Trade unions and employers express caution on tax cuts

Unions and employers were cautious yesterday when asked for their reaction a tax cut the Government is considering for its last Budget before the election.

Any decision to lower taxes had to be taken with the deficit in mind

Three organisations yesterday insisted they will have to see the whole package presented by the Finance Minister on Wednesday before commenting about a specific proposal to lower income tax.

The Sunday Times revealed that the Government may start delivering on its pledge to lower the top rate to 25 per cent from 35 per cent by spreading out the reduction over three years.

But Joe Farrugia, director general of the Malta Employers’ Association, insisted he first had to know whether the measure will be implemented before commenting.

“I have not seen any public commitment yet,” Mr Farrugia said, adding the Finance Minister had not raised the matter during meetings of the Malta Council for Economic and Social Development.

The social partners will be briefed about the Budget on Tuesday, 24 hours before it is delivered.

Mr Farrugia said the MEA had proposed changes to the tax bands that would have little impact on Government revenue because they would help draw money out of the black economy.

He insisted that any decision to lower taxes had to be taken with the deficit in mind. “Deficit reduction has to remain a priority, especially with the debt levels as they are,” he added, noting that any move to cut taxes or tweak them had to be viewed as part of a package and not in isolation. His sentiments were shared by the leaders of the two largest unions.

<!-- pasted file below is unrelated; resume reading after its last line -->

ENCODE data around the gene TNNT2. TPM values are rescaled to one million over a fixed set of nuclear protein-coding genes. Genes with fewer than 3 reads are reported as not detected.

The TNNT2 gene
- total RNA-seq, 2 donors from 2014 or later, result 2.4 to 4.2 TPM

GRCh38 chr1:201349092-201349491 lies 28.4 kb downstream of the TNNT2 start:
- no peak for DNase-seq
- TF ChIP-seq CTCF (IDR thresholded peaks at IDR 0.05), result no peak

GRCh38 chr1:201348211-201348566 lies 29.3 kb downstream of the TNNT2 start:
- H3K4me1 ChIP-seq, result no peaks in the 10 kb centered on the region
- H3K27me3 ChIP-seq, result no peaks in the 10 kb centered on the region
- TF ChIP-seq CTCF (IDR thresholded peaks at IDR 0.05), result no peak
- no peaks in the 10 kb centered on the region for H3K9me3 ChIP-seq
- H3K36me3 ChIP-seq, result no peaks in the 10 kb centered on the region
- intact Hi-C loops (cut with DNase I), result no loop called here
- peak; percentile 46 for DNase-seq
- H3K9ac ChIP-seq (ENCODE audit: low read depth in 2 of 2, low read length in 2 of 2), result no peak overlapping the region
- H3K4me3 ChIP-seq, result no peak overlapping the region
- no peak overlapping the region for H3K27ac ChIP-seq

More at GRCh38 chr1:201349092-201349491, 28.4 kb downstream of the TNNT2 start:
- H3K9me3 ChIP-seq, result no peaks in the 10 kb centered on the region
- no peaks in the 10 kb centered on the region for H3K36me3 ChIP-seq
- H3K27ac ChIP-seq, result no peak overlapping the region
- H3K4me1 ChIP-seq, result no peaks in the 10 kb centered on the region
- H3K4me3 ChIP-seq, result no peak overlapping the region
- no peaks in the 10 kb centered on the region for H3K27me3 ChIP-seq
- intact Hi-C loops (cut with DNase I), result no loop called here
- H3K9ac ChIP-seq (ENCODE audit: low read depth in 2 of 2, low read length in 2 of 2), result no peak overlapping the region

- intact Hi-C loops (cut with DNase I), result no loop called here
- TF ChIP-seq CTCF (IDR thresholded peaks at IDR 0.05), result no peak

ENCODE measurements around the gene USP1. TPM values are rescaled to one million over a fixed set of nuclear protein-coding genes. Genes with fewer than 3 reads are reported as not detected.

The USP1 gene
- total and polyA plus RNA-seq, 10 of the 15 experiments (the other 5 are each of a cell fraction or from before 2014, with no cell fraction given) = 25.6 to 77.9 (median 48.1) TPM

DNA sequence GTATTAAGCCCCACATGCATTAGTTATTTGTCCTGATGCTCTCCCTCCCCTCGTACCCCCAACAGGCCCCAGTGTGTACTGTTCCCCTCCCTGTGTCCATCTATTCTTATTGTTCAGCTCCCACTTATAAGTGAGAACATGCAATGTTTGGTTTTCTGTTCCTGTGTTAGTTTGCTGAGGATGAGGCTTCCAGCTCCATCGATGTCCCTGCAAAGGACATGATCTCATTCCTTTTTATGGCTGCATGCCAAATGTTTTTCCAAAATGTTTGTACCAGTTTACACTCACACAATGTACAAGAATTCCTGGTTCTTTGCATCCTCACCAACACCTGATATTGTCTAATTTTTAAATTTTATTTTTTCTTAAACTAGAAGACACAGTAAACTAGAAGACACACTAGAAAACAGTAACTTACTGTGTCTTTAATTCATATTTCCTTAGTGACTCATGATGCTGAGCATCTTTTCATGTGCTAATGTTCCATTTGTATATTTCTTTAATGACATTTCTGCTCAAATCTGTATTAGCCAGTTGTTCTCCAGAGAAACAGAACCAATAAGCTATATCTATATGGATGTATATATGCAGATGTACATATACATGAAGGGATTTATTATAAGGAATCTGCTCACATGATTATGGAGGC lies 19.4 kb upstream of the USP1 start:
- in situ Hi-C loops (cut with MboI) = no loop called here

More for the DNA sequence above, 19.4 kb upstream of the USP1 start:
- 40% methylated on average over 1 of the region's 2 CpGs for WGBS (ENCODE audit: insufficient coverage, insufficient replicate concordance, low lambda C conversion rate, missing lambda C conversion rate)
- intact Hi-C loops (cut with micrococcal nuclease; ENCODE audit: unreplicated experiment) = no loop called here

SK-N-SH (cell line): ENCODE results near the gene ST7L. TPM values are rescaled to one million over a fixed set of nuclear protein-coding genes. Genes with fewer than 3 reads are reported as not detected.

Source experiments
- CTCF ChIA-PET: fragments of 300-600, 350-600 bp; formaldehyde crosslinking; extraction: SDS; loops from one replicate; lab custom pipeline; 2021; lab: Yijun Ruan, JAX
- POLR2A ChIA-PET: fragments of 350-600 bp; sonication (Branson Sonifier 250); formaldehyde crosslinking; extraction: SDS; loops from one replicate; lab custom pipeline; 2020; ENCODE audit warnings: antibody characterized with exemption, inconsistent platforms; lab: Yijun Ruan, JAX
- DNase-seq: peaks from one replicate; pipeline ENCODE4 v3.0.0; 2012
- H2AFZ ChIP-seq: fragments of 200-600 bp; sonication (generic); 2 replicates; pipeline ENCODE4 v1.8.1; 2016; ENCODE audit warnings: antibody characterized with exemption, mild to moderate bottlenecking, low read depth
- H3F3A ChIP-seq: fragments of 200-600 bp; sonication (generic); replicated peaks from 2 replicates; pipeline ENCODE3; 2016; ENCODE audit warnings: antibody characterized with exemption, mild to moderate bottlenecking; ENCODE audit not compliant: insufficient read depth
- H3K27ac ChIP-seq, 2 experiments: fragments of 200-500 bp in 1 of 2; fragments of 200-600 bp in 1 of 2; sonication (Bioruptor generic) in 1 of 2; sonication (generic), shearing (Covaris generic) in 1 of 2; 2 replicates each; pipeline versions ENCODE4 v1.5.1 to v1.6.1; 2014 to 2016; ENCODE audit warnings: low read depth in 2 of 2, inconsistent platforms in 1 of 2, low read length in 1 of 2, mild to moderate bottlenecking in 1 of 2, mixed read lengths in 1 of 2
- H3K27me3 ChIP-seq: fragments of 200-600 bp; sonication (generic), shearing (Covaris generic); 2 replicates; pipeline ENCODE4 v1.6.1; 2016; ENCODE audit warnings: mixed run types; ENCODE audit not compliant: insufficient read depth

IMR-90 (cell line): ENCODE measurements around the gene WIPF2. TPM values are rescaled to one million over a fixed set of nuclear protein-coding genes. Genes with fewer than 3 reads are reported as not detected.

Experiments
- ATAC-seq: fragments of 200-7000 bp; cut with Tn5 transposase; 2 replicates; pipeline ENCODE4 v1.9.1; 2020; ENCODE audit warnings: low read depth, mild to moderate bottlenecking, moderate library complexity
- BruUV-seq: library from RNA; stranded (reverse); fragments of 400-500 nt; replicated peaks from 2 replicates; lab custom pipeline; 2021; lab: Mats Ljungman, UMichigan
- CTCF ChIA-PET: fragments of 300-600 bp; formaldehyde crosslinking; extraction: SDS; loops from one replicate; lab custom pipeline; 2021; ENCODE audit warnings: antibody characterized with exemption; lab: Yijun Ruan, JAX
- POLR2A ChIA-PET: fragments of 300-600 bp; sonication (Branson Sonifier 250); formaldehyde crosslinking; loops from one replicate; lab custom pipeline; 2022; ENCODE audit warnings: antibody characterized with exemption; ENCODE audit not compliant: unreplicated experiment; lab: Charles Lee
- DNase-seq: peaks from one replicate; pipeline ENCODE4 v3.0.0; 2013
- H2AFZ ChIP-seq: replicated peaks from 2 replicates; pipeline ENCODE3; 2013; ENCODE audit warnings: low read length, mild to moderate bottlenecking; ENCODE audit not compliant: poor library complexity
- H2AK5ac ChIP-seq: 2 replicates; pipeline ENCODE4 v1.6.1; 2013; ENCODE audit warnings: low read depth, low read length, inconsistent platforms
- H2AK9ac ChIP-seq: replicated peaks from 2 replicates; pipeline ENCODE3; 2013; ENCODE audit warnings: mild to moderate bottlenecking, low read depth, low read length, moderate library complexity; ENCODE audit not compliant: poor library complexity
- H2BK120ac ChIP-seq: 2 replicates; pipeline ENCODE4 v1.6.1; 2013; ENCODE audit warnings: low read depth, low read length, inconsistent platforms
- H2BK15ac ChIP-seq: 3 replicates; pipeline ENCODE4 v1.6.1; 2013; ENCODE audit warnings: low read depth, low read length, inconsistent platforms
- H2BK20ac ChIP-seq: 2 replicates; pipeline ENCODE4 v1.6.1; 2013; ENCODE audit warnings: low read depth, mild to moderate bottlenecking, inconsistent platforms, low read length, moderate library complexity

Tony Zarb, general secretary of the GWU, said he was disappointed to learn of the proposed tax cuts from The Sunday Times and not at the MCESD.

“The GWU has to see the whole Budget before commenting on one measure,” he said, adding the MCESD meeting scheduled for Tuesday allowed little time for discussion on the Budget measures.

UĦM secretary general Josef Vella said his union was not against a reduction in taxes but insisted on knowing the full details of how it will be implemented.

“We have to see what it means within the context of the whole picture. This is why I am cautious because we have other problems such as pensions that have to be financed in some way,” Mr Vella said.

The Sunday Times quoted sources saying that the Finance Ministry was conducting simulation exercises to determine whether the 10 point cut will be spread over three years, starting with a three point reduction in the first year. Another option is to cut the tax rate by five points, two years in a row.

It is unclear though whether the tax cut will apply across the board or target taxpayers with children, who were already given a preferential parent rate last year.

The tax cut would most likely be accompanied by an increase in excise taxes to make up for the shortfall in revenue.


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